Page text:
• An organization sending out solidly case-based additional gift appeals invited donors to say if their gifts were intended to renew annual general support rather than the purpose of the appeal. The implicit message was, “this really isn’t a good appeal.” The practice reduced both donor retention and income.
  • Another organization’s CEO, weary of mail from members and never properly coached on how to respond, wanted to reduce his organization’s annual renewal series to one effort. Fortunately, it was a test, because it showed there really is wisdom in multiple effort renewal campaigns. We had to scramble to recover lapsing members.
  • A highly respectable and well supported organization failed to train its donor services staff and within a short time found that 10+% of their donor base had been flagged “no mail.”  Test mailings of both membership renewal efforts and a substantive appeal produced results suggesting these were actually better than average donors.

Research has taught us that there are many reasons why donors ask to be solicited only once or not at all. But disfavor with the organization they have already supported is only one of the many and, arguably, the least common. When we probe the issue in focus groups the main complaint is getting too many solicitations from too many organizations and especially those donors don’t want to support. This cautions us to be careful that an organization’s solicitations do not look like those of competing organizations, a very basic branding principle.

This year we have had the opportunity to test lists of donors who had been flagged “limited mail” after requesting they be solicited only once each year. We collaborated with one of our clients whose donor relationship management practices are, we think, best in the business. We both wanted to find out if donors really won’t respond to mailings (only conventional mailings, we didn’t have the volume to test online contacts) when they’ve asked to be mailed only once each year.

The test universe was divided into four groups: 12-month active first-year and multi-year donors, and 13-24-month one-year and multi-year donors. Twenty-six tests were conducted with the intent of aggregating response data.  Single year donors were sent three very different appeals spread across 12 months, a newsletter, and the first effort of a renewal campaign. Multi-year donors were sent all four of the renewal efforts, a appeal with follow-up efforts, and a newsletter.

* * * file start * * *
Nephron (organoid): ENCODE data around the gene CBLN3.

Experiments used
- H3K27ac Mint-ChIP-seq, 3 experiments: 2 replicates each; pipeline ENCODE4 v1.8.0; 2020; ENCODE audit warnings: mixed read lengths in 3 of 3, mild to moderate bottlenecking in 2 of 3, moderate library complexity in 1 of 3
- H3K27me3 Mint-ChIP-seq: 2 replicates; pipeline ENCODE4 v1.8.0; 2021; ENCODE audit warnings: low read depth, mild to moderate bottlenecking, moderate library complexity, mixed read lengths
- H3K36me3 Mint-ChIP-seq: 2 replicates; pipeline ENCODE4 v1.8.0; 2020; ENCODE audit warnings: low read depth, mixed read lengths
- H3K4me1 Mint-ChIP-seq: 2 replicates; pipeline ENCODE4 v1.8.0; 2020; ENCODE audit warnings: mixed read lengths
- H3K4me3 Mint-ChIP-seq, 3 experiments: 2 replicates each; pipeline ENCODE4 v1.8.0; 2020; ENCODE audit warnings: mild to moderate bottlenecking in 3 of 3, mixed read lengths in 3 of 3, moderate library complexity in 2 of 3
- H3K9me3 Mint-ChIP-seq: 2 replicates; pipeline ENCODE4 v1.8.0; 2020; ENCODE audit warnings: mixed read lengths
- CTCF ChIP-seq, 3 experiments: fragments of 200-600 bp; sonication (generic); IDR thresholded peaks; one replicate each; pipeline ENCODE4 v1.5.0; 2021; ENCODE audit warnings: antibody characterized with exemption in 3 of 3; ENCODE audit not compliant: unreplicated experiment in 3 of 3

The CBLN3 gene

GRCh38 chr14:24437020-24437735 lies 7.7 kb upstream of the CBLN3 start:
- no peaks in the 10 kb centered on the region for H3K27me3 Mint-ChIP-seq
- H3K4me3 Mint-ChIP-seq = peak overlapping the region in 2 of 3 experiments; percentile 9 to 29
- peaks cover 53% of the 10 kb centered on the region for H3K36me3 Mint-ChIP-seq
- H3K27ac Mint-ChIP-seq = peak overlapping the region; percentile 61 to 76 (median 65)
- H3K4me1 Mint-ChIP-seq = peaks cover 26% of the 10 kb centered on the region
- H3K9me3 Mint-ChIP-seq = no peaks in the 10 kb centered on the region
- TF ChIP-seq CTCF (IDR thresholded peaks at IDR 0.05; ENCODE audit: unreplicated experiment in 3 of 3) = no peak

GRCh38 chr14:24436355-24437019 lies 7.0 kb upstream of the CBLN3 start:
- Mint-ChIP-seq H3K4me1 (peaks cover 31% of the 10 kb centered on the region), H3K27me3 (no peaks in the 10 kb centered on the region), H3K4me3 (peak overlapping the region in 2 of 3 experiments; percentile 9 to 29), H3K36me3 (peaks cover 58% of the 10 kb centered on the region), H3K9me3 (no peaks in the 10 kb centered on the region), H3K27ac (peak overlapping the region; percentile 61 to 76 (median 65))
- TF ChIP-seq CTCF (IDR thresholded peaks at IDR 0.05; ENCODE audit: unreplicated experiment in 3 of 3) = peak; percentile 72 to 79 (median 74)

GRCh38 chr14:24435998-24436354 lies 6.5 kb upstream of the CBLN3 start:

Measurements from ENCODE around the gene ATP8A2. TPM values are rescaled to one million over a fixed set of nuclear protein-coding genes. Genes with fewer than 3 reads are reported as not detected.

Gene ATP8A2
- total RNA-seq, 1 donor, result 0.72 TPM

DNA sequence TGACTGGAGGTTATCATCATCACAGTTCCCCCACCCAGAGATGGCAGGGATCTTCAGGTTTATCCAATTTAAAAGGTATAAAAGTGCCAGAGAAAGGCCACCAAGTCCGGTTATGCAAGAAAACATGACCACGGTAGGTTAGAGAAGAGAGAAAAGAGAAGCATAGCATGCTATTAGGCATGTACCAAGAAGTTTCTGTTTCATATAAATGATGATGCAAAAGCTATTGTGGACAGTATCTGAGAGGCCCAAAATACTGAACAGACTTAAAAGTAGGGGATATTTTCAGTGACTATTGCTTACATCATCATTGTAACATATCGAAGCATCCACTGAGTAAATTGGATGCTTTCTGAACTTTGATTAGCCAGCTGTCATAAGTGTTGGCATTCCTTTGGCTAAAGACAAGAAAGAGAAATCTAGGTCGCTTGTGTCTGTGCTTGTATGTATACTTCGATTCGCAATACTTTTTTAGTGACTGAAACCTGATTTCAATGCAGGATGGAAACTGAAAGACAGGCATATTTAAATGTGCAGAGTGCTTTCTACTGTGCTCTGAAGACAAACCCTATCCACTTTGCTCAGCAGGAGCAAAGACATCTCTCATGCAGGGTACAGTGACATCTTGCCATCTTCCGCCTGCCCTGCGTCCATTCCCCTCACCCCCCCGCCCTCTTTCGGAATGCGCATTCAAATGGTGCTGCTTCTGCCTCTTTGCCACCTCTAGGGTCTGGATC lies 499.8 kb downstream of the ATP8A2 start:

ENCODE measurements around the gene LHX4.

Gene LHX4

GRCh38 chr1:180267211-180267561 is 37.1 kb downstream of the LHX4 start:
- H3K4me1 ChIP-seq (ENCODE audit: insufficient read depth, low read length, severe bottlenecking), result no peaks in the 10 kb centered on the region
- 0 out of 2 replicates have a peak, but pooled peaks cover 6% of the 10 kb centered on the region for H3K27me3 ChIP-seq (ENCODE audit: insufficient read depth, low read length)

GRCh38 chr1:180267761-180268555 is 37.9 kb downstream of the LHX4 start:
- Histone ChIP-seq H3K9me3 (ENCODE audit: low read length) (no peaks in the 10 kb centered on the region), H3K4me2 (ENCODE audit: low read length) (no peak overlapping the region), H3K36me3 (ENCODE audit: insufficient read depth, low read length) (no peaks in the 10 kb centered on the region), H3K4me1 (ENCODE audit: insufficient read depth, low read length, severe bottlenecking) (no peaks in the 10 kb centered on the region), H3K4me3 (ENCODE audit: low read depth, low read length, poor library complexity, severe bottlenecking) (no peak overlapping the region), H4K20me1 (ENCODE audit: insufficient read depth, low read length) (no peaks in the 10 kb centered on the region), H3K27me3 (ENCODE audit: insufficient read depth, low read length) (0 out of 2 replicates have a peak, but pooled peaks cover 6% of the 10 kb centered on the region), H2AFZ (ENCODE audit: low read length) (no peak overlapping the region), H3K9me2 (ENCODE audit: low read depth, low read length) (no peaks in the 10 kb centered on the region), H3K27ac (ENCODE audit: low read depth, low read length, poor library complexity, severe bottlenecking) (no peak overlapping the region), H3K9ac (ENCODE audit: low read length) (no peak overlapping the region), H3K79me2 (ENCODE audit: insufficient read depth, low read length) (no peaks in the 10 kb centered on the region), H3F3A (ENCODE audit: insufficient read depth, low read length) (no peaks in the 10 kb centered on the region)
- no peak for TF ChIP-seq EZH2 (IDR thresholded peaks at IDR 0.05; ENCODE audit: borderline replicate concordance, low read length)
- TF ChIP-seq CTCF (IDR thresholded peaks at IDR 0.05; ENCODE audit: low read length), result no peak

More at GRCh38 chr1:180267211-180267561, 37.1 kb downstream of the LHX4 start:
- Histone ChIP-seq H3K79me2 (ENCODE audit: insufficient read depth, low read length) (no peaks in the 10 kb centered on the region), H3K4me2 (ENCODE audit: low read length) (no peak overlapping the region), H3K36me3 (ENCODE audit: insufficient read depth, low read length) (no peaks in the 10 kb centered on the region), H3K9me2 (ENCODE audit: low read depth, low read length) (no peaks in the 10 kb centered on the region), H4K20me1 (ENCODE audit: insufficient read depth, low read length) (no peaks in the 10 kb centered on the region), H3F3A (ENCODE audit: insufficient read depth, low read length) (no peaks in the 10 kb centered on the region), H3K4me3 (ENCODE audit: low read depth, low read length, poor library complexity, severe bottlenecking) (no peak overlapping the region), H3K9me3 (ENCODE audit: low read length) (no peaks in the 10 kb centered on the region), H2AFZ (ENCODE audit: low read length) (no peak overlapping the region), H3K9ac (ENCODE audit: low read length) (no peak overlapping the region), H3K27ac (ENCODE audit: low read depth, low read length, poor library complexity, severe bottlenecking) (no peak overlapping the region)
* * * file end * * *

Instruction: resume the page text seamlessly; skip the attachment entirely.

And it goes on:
The aggregate response from the 1,350 donors was just under 12% and produced $102,000 in gross income — $94,000 net — with an average net per donor of $70.

The active, one-year donors responded best, at 17.7% in the aggregate with an average net per donor of $77. Next, active multi-year donors responded in the aggregate at 11.5% with an average net per donor of $76. One year lapsed, single year donors responded at 10% with an average net per donor of $54. Responses from multi-year lapsed donors were positive, but their numbers were too small to produce statistically reliable data.

This is an organization whose work gives it the capacity to make a good case for support virtually every day.  A good case is one that engages the donor by the prospect that something she would want to have happen is more likely to happen with her financial participation. Each one of the mailings in each of the 26 tests needed to pass a donor worthiness test, It’s a simple test; it asks, “Is this worthy of the donor’s time and consideration?”

To donors who have become engaged by a good case for support, a solicitation is as much or more an opportunity to participate than an imposition. When we withhold solicitations, we have to ask ourselves, “Are we protecting our donors or hiding from them?”